Healthcare workers who are at the forefront of the fight against COVID-19 in Kashmir are also undergoing harassment, with a number of reports emerging of abuse at the hands of security forces. Many health workers have been roughed up for violating the curfew. This is in addition to the inadequate medical facilities, poor internet connectivity and other restrictions imposed on the people of Kashmir,
A healthcare worker from Srinagar city told NewsClick on March 28 that he was beaten up by a paramilitary trooper. “I was returning from work on Friday when the police posted at the Dalgate locality stopped me and asked me to reveal my identity. After I explained that I work in the hospital, he allowed me to pass the barricade. As I walked ahead, another policeman rushed towards me and started thrashing me ruthlessly,” Abid Rehman said.
The 25-year-old health worker further alleged, “I was struck on the head so hard that I almost lost consciousness and he then hit me with a rifle butt.”
Since the 21-day lockdown was imposed across India on March 25, a number of videos have emerged on social media showing security forces roughing up and misbehaving with healthcare professionals, power department workers and residents. The only response of the police to such allegations has been to challenge the authenticity of the videos.
On March 26, another medical professional claimed that he was assaulted by a policeman in south Kashmir’s Pulwama. Dr. Samiullah Dar told reporters that on Thursday, he was not allowed to leave the community health center in Zainapora in Shopian despite showing security forces his ID card and curfew pass. He was allegedly beaten up with guns and one trooper reportedly snatched his phone and went through his photos.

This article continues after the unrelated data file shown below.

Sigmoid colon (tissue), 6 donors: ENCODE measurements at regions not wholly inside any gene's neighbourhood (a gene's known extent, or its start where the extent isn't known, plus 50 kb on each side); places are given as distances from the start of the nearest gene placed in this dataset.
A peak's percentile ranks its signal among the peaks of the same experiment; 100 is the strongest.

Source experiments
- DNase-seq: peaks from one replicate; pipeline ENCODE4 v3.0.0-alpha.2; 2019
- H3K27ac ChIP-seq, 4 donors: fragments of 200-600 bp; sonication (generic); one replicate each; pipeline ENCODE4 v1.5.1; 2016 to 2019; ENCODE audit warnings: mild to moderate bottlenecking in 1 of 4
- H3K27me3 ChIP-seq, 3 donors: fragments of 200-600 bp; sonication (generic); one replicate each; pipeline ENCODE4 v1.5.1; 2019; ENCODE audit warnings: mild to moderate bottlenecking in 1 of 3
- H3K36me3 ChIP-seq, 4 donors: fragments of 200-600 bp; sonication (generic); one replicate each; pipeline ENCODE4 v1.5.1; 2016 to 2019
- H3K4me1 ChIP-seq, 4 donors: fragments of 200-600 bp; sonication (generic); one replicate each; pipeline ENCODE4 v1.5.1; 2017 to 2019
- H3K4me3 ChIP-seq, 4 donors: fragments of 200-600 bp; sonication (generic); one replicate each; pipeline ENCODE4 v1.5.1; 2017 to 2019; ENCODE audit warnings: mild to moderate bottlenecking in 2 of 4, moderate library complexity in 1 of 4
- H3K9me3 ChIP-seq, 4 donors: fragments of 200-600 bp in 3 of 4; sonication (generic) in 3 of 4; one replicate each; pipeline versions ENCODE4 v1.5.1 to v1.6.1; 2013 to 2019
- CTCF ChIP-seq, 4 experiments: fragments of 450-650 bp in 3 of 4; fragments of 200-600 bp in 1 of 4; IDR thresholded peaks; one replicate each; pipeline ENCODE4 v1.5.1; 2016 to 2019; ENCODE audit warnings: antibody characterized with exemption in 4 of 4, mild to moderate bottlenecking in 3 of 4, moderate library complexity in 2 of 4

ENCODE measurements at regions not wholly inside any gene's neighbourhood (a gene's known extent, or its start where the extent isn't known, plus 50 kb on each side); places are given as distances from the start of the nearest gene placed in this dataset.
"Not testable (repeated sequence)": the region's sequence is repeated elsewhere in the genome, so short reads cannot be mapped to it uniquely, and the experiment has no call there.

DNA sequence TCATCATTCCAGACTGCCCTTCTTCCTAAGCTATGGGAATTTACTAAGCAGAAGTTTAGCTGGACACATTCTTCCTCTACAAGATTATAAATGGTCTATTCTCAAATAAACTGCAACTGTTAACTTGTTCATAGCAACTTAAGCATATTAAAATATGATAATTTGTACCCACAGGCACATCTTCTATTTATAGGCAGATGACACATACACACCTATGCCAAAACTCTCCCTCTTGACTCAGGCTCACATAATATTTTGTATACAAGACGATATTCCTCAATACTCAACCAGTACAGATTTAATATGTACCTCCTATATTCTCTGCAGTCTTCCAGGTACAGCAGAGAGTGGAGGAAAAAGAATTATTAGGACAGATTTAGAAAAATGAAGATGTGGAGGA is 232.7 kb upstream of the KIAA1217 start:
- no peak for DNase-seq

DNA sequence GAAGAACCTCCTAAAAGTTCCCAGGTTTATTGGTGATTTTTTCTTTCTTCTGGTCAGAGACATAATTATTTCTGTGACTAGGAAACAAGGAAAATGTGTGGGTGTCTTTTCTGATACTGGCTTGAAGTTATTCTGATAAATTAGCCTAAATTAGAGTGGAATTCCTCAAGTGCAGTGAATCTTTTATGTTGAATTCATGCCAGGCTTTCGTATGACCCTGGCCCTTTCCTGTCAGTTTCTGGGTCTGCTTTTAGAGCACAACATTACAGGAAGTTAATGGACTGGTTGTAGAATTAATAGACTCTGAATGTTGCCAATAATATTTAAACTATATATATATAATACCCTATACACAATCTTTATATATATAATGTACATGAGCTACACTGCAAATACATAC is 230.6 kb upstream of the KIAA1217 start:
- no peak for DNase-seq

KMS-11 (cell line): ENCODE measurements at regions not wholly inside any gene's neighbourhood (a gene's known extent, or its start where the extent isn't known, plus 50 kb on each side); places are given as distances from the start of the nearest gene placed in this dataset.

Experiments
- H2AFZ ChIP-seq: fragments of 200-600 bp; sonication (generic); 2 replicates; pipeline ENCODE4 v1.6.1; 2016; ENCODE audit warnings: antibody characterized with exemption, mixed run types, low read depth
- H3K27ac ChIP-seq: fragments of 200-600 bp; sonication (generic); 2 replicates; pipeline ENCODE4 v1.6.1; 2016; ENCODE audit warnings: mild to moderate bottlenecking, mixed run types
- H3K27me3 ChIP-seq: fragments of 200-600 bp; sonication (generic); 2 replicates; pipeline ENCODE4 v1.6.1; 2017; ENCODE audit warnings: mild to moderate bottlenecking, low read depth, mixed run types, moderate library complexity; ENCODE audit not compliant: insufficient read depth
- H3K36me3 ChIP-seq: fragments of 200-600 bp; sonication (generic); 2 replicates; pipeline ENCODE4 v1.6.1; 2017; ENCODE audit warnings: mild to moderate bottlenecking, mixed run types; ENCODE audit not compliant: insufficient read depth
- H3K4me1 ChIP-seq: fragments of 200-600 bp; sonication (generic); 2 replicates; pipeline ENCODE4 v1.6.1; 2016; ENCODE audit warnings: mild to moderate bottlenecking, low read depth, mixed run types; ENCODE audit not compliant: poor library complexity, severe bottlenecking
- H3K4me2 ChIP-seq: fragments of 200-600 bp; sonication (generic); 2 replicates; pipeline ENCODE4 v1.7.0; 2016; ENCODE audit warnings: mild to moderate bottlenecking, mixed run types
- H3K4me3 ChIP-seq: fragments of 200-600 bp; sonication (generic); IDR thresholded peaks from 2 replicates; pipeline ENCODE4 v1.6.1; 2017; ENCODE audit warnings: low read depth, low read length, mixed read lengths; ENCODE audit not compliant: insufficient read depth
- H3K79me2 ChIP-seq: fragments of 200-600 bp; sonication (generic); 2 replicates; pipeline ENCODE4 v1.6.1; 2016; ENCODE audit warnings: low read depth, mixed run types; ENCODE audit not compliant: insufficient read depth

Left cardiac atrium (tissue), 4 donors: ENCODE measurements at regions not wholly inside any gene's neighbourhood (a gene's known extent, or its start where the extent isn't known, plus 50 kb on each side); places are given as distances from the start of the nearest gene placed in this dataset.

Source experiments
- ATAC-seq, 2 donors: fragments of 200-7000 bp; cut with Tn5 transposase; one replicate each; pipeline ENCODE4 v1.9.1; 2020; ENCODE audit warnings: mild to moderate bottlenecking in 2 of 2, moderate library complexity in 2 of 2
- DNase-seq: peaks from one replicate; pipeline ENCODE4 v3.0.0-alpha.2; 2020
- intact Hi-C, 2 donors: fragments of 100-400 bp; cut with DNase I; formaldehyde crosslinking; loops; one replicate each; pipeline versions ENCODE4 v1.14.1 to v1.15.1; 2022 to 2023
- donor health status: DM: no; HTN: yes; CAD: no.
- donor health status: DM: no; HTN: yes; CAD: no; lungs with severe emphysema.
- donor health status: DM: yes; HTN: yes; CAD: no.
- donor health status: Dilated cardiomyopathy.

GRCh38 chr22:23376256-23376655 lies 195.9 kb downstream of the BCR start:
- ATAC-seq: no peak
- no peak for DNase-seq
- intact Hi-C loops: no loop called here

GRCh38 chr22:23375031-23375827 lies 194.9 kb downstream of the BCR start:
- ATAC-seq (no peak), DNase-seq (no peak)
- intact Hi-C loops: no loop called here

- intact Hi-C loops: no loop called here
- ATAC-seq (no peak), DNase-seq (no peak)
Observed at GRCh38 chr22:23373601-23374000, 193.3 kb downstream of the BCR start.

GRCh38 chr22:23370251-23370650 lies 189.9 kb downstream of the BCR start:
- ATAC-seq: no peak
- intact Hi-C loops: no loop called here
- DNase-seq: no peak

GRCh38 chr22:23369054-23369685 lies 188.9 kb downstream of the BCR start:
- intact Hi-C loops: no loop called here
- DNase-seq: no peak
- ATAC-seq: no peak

As many as 55 cases of COVID-19 have been reported in Kashmir. Two people have died. In both the cases, there have been allegations of negligence on the part of the hospital authorities. Officials said that as many as 11,644 people are under surveillance while 355 persons are in isolation in hospitals.
In the densely militarized region of Kashmir, where over 700,00 million troops are stationed amid the ongoing conflict over the revocation of its special status by the far-right Indian government, the healthcare system has been devastated. During the early 1990s, when armed militancy against Indian rule was at its peak, ambulances would be thoroughly searched at numerous security checkpoints.
Human rights groups and reports have recorded cases of health professionals in the region undergoing physical and mental abuse while performing their duties. “Healthcare workers have frequently been detained, assaulted and harassed,” Asia Watch’s report noted. There is ample evidence from human rights organizations, including the Jammu and Kashmir Coalition of Civil Society, highlighting instances of security forces deliberately preventing ambulance drivers from transporting injured persons to hospitals even in emergency situations.
Healthcare workers and locals have also decried the poor facilities available for patients and those in isolation at different hospitals. Doctors are often forced to ask patients to procure medicines from outside. Reports of stray dogs inside hospital wards attacking patients also recently surfaced in the media.